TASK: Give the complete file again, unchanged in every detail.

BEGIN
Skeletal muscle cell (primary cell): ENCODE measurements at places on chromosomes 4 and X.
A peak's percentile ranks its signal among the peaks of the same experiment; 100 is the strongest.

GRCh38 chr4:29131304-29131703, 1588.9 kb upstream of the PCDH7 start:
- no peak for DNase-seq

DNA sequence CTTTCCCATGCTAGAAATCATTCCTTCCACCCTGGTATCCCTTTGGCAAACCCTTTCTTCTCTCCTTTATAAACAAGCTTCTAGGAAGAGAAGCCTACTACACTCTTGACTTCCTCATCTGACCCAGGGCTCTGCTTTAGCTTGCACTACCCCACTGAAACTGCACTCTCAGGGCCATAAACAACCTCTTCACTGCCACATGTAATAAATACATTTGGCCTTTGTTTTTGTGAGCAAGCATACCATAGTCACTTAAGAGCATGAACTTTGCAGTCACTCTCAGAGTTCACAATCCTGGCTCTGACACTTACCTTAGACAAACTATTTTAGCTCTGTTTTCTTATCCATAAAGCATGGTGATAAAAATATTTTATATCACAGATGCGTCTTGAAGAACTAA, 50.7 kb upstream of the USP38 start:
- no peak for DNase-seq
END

Skeletal muscle cell (primary cell): ENCODE measurements at places on chromosomes 4 and X.
A peak's percentile ranks its signal among the peaks of the same experiment; 100 is the strongest.

GRCh38 chr4:29131304-29131703, 1588.9 kb upstream of the PCDH7 start:
- no peak for DNase-seq

DNA sequence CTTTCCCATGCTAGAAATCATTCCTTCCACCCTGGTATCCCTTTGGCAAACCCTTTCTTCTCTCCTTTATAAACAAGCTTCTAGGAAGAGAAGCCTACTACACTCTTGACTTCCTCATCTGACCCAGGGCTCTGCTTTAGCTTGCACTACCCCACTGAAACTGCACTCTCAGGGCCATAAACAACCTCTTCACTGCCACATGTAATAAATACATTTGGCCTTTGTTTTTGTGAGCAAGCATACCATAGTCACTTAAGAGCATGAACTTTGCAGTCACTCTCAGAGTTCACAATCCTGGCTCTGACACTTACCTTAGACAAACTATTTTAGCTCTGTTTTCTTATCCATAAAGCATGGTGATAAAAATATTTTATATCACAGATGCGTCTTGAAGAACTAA, 50.7 kb upstream of the USP38 start:
- no peak for DNase-seq